But there is not sufficient evidence that any of these ancient dogs belonged to the same identical sub-varieties with our present dogs. (1/7. Berjeau gives facsimiles of the Egyptian drawings. Mr. C.L. Martin in his 'History of the Dog' 1845 copies several figures from the Egyptian monuments, and speaks with much confidence with respect to their identity with still living dogs. Messrs. Nott and Gliddon ('Types of Mankind' 1854 page 388) give still more numerous figures. Mr. Gliddon asserts that a curl-tailed greyhound, like that represented on the most ancient monuments, is common in Borneo; but the Rajah, Sir J. Brooke, informs me that no such dog exists there.) As long as man was believed to have existed on this earth only about 6000 years, this fact of the great diversity of the breeds at so early a period was an argument of much weight that they had proceeded from several wild sources, for there would not have been sufficient time for their divergence and modification. But now that we know, from the discovery of flint tools embedded with the remains of extinct animals in districts which have since undergone great geographical changes, that man has existed for an incomparably longer period, and bearing in mind that the most barbarous nations possess domestic dogs, the argument from insufficient time falls away greatly in value.

Long before the period of any historical record the dog was domesticated in Europe. In the Danish Middens of the Neolithic or Newer Stone period, bones of a canine animal are embedded, and Steenstrup ingeniously argues that these belonged to a domestic dog; for a very large proportion of the bones of birds preserved in the refuse consists of long bones, which it was found on trial dogs cannot devour. (1/8. These, and the following facts on the Danish remains, are taken from M. Morlot's most interesting memoir in 'Soc. Vaudoise des Sc. Nat.' tome 6 1860 pages 281, 299, 320.) This ancient dog was succeeded in Denmark during the Bronze period by a larger kind, presenting certain differences, and this again during the Iron period, by a still larger kind. In Switzerland, we hear from Prof. Rutimeyer (1/9. 'Die Fauna der Pfahlbauten' 1861 s. 117, 162.), that during the Neolithic period a domesticated dog of middle size existed, which in its skull was about equally remote from the wolf and jackal, and partook of the characters of our hounds and setters or spaniels (Jagdhund und Wachtelhund). Rutimeyer insists strongly on the constancy of form during a very long period of time of this the most ancient known dog. During the Bronze period a larger dog appeared, and this closely resembled in its jaw a dog of the same age in Denmark. Remains of two notably distinct varieties of the dog were found by Schmerling in a cave (1/10. De Blainville 'Osteographie, Canidae.'); but their age cannot be positively determined.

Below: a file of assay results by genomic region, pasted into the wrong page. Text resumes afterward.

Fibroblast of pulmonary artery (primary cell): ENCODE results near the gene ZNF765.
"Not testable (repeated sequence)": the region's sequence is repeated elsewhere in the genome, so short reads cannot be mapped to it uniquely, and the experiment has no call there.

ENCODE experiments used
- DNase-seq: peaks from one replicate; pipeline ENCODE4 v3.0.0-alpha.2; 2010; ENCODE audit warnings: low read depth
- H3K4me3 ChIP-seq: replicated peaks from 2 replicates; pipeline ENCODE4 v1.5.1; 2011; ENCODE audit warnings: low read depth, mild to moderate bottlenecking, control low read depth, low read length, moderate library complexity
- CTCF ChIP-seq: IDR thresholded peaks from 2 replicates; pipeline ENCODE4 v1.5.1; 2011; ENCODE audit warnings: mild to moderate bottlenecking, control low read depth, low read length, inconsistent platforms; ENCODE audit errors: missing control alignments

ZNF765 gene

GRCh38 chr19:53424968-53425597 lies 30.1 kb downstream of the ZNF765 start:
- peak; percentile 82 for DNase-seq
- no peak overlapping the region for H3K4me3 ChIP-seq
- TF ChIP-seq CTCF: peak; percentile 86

The existence of a single race, remarkably constant in form during the whole Neolithic period, is an interesting fact in contrast with what we see of the changes which the races underwent during the period of the successive Egyptian monuments, and in contrast with our existing dogs. The character of this animal during the Neolithic period, as given by Rutimeyer, supports De Blainville's view that our varieties have descended from an unknown and extinct form. But we should not forget that we know nothing with respect to the antiquity of man in the warmer parts of the world. The succession of the different kinds of dogs in Switzerland and Denmark is thought to be due to the immigration of conquering tribes bringing with them their dogs; and this view accords with the belief that different wild canine animals were domesticated in different regions. Independently of the immigration of new races of man, we know from the wide-spread presence of bronze, composed of an alloy of tin, how much commerce there must have been throughout Europe at an extremely remote period, and dogs would then probably have been bartered. At the present time, amongst the savages of the interior of Guiana, the Taruma Indians are considered the best trainers of dogs, and possess a large breed which they barter at a high price with other tribes.

The Variation of Animals and Plants Under Domestication V1 Page 15

19th Century English Literature

Charles Darwin

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Charles Darwin

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